Canadian casino operator Great Canadian Gaming Corp (GCG) has found itself a private equity takeover target, but some shareholders are holding out for a bigger offer.
On Tuesday, GCG announced that it had inked a definitive agreement to be acquired by funds managed by US private equity biggies Apollo Global Management. The deal, in which Apollo would acquire all GCG outstanding shares, values the casino operator at over C$3.3b (US$2.52b).
Post-acquisition, GCG said the company would maintain its Toronto HQ, “led by a Canadian management team and with Canadian board members.” Apollo claimed it was “committed to maintaining the company’s current operational footprint and anticipates Great Canadian’s properties will increase under the Apollo Funds’ ownership.”
GCG operates 25 properties across four Canadian provinces, most of which are in Ontario (including Casino Woodbine) and British Columbia (including River Rock Resort). COVID-19 forced the closure of casinos nationwide this spring and while Ontario briefly allowed its casinos to reopen on a limited basis, they were recently ordered back into lockdown. BC has yet to authorize any casinos reopening, even on a limited basis.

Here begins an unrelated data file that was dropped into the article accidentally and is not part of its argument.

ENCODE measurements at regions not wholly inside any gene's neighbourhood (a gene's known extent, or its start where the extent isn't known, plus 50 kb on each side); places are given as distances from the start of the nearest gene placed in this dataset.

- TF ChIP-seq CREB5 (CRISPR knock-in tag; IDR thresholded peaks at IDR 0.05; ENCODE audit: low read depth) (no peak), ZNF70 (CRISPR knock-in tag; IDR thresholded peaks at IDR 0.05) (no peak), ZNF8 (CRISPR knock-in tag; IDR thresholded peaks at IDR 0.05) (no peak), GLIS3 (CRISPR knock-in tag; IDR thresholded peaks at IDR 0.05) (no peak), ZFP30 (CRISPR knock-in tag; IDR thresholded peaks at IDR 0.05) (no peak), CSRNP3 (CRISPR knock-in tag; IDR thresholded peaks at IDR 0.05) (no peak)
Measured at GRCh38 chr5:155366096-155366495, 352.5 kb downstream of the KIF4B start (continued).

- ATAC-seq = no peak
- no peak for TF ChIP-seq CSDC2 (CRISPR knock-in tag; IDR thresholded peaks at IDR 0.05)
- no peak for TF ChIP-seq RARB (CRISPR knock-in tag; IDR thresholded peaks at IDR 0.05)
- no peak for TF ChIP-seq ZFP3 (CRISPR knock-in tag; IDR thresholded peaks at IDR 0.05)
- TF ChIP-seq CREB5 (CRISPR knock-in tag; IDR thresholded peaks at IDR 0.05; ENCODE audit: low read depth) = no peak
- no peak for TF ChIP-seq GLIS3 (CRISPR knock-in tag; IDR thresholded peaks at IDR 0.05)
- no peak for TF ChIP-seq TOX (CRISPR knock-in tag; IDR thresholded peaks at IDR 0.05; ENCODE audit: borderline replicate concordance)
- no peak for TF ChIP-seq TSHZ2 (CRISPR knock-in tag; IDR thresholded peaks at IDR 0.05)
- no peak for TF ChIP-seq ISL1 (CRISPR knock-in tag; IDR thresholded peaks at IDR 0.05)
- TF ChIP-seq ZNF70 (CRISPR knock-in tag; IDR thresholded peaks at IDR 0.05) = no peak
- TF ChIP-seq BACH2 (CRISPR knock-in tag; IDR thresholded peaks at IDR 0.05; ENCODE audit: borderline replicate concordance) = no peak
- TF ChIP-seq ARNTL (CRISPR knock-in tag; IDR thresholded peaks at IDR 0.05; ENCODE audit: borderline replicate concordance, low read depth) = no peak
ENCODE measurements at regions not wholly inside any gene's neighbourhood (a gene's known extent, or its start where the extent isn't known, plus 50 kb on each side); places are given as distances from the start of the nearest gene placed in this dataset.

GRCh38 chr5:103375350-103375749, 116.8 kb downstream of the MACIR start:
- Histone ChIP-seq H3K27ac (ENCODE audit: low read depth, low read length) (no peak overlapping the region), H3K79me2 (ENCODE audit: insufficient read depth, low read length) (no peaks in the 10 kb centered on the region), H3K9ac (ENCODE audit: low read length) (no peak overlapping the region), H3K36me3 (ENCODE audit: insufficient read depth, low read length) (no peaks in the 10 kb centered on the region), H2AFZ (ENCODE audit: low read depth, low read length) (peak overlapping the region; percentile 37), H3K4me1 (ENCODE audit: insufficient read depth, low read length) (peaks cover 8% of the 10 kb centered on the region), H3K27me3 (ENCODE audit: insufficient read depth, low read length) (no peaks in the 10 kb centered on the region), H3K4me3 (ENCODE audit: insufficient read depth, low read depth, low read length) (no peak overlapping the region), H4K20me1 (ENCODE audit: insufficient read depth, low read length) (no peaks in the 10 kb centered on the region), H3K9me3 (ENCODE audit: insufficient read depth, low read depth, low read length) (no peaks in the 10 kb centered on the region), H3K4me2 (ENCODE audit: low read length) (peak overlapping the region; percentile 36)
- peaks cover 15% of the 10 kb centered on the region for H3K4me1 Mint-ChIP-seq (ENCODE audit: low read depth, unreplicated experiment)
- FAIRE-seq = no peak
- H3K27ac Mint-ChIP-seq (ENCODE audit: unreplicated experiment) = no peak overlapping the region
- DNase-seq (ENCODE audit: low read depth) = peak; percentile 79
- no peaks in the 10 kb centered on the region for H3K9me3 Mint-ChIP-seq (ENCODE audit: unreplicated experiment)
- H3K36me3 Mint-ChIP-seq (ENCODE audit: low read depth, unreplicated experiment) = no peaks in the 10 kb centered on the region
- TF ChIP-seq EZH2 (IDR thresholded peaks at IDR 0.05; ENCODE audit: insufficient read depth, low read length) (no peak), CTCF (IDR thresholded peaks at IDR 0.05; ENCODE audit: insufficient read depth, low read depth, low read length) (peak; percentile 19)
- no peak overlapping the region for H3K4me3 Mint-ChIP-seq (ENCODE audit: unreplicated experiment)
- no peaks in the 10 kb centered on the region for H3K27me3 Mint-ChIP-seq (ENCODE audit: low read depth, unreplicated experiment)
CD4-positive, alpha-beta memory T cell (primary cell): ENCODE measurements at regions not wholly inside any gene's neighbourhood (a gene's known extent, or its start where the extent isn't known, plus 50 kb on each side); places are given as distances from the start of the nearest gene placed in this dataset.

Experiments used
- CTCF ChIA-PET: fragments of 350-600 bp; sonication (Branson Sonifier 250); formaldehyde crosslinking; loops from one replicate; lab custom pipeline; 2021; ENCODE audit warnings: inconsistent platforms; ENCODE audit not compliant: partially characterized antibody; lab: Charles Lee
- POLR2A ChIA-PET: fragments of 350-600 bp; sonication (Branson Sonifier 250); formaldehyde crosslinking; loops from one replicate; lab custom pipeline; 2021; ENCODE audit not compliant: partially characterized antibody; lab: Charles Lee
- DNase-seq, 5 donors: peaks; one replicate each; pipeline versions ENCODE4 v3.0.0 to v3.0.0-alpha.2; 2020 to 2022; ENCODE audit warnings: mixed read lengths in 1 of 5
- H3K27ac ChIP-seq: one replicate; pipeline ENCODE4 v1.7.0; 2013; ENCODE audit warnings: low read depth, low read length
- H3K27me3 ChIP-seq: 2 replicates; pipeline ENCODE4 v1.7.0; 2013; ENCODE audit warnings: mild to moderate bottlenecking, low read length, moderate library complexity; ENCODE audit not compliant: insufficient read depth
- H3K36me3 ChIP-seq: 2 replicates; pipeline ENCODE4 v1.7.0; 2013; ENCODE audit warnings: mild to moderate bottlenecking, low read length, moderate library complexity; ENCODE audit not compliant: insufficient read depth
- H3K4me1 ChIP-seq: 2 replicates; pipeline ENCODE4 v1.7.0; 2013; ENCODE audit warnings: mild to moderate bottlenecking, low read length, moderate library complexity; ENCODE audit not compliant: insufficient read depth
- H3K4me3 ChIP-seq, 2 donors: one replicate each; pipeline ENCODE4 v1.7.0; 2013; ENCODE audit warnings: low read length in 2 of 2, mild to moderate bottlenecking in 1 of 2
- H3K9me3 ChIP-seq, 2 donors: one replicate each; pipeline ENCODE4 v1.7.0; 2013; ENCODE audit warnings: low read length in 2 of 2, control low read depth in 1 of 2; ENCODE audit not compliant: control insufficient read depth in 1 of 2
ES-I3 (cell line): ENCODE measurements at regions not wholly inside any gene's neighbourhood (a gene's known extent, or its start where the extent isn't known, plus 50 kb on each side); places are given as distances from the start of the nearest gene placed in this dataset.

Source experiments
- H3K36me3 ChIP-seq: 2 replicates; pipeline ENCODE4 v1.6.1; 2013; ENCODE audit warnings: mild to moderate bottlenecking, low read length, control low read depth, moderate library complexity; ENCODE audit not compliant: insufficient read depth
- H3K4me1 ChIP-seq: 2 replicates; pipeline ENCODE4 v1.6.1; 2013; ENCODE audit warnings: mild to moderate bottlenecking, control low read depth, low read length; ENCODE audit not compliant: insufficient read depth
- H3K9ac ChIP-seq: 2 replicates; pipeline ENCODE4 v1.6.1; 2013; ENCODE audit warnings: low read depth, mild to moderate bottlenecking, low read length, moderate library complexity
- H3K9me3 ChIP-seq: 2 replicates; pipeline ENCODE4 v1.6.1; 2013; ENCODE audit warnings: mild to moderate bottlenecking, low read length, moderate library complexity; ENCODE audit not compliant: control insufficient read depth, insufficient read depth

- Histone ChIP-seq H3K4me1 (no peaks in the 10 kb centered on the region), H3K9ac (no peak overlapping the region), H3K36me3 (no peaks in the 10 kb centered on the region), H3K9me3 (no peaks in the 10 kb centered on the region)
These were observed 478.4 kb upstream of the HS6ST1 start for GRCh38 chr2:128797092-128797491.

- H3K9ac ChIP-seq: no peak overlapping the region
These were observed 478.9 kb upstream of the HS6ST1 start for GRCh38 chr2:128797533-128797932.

While Apollo’s bid represents a significant premium to GCG’s current share price, Toronto investment firm Bloombergsen Investment Partners, which owns close to 14% of GCG, believes Apollo’s offer undervalues the casino operator’s long-term prospects. Bloombergsen’s view is reportedly shared by two other minority shareholders, Madison Avenue Partners and Breach Inlet Capital Investors.
Given GCG’s significant Ontario footprint, the company may be poised to take advantage of the province’s plan to authorize private online gambling sites to compete with the provincial gambling monopoly’s PlayOLG site. Shareholders will get the chance to vote on Apollo’s offer at an as yet unscheduled special meeting in December.
Apollo’s interest in the gaming sector has increased significantly in recent weeks, including a deal announced Tuesday in which the hedge fund took a €500m stake in Czech lottery and betting operator Sazka Group.
GCG released a Q3 trading update Wednesday that showed a net operating loss of C$36.5m on negative free cash flow of C$54.8m. The company said it has a cash balance of C$472m and C$1.06b in available undrawn credit.
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